The topic of bullying has played a significant role in my life. It has both caused a lot of pain but also sweet triumph, and it has led to self discovery. With this series of blog posts I am going to share my experiences with bullying. As I share my experiences I will not share every moment of bullying because there are way to many but I will share some of the more significant moments. These moments have changed my life, and you will see why.
(This story takes place in El Pastillo, Puerto Rico, which is a little town southeast of Ponce Puerto Rico in the middle of the southern most tip of the Island of Puerto Rico. My family and I lived there until I was four but because things were not working out between my parents, my mother decided to take my siblings and I to the states. Some years later my father, being the sweet talker he is, talked my mother into returning to Puerto Rico, and my family returned but it was for a brief time. I was about six or seven years old at that time, and my mother then decided to leave my father for good. So my mother moved my siblings and I back to the states, and we have been here ever since. As a fyi in this story I refer to the bully as “the older kid” and or “the kid.”)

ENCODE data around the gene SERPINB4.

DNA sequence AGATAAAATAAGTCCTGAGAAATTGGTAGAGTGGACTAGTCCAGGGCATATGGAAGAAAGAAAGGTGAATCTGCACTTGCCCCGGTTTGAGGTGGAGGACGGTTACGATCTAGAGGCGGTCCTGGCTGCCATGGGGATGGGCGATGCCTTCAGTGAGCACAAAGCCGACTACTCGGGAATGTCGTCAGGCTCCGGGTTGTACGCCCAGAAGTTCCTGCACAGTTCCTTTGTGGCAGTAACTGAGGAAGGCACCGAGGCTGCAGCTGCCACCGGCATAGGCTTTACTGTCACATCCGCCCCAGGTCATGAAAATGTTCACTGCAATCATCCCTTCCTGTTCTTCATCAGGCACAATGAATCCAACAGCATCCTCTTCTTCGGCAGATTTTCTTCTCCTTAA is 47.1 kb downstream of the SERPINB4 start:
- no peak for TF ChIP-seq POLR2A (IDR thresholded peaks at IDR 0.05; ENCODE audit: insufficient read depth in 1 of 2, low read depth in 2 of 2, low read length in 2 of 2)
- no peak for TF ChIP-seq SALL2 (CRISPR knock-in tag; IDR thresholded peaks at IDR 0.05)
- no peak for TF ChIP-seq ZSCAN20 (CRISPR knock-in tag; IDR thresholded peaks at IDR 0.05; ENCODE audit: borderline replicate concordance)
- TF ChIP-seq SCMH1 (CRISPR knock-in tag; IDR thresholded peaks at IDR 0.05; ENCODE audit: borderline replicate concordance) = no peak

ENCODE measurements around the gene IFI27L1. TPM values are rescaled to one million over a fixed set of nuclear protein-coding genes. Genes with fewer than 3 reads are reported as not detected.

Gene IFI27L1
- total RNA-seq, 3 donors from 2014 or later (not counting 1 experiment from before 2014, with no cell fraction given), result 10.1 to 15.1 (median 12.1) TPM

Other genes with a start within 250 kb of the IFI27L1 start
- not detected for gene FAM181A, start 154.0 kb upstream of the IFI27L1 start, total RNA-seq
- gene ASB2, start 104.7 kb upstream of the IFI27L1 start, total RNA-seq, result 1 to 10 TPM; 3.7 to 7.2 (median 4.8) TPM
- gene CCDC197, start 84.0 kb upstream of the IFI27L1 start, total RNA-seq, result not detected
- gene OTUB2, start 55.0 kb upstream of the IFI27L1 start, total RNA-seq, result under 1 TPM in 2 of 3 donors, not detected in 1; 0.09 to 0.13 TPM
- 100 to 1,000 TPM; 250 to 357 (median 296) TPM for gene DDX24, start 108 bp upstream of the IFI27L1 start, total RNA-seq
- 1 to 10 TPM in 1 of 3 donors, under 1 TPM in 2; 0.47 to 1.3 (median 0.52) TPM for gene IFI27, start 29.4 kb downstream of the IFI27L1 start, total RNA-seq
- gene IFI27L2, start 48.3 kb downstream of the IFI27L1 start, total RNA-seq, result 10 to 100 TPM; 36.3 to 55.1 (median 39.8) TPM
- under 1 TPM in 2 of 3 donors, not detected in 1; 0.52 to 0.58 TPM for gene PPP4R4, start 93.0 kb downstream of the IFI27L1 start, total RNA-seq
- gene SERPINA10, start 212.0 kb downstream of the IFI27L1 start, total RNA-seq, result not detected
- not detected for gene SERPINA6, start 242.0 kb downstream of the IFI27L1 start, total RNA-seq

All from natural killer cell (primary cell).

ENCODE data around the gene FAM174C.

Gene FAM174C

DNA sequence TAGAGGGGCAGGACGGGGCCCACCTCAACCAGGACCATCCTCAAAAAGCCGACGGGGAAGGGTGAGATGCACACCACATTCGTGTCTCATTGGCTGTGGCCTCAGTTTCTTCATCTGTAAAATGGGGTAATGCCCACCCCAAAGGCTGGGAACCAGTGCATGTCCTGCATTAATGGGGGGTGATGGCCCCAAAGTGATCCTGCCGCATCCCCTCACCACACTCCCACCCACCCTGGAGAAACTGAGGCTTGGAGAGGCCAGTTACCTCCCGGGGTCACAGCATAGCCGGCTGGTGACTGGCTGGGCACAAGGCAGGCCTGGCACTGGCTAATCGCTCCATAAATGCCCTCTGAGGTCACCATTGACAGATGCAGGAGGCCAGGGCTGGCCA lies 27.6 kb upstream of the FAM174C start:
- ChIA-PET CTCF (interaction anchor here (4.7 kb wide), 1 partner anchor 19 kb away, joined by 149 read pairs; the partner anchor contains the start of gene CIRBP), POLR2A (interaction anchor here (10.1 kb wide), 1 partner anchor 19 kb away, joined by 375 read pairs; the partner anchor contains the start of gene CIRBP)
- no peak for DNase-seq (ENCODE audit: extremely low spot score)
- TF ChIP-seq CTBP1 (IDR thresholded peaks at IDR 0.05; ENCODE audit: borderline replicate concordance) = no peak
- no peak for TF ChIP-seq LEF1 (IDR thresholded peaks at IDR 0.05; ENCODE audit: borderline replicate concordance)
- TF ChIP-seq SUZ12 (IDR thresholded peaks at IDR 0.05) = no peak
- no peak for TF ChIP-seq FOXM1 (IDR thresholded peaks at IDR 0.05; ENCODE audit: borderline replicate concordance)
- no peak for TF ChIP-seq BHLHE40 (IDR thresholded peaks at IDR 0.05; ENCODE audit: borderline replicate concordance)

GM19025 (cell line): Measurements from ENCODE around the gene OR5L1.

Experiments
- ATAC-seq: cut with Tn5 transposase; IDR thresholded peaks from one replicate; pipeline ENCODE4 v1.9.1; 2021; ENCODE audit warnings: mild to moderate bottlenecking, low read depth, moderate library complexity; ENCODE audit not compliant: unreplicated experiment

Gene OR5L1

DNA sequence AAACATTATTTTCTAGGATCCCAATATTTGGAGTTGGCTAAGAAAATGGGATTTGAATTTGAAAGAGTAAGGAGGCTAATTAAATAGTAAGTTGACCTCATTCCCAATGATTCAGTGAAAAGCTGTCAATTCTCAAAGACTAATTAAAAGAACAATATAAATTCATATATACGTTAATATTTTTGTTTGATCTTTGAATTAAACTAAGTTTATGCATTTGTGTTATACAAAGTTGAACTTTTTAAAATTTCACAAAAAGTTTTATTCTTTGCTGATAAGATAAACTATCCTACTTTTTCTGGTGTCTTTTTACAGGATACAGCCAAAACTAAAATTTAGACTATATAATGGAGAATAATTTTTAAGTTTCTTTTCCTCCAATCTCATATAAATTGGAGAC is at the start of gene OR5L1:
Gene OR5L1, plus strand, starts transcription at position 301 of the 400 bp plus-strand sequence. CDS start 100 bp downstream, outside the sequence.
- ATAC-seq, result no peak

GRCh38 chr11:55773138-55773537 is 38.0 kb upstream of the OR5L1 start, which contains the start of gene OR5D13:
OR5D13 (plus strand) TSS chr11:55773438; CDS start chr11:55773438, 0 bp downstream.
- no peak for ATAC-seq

I was in second grade, the school I attended was called Luis Munoz Marin. The classrooms were hot, and a day spent in them felt like forever. I had just learned how to speak english back in the states (what a dawning task), and had not used my Spanish in two to three years. Ironically, Spanish was my first language but because I was away from it for two to three years I had to relearn it. In six to ten short months I learned how to read and write in Spanish. Yes I know it was intense.
So there I was new to everything. I was in a new environment, there were new kids, and a new way of life that I was not used to. As is custom in a neighborhood like the one in El Pastillo, most people are aware of the trouble makers, and they avoid them at all cost. El Pastillo is an impoverished neighborhood. The saying, “An eye for and eye, a tooth for a tooth,” rules over the law, and it is not uncommon to see neighbors handling civil matters in uncivilized ways.
The children in a neighborhood like the one in El Pastillo are not angels. They learned from their parents, and handle issues amongst themselves the same way the parents do. Often times violently, and dangerously. Even in third grade. So this is how my first recorded instance of bullying played out in my life: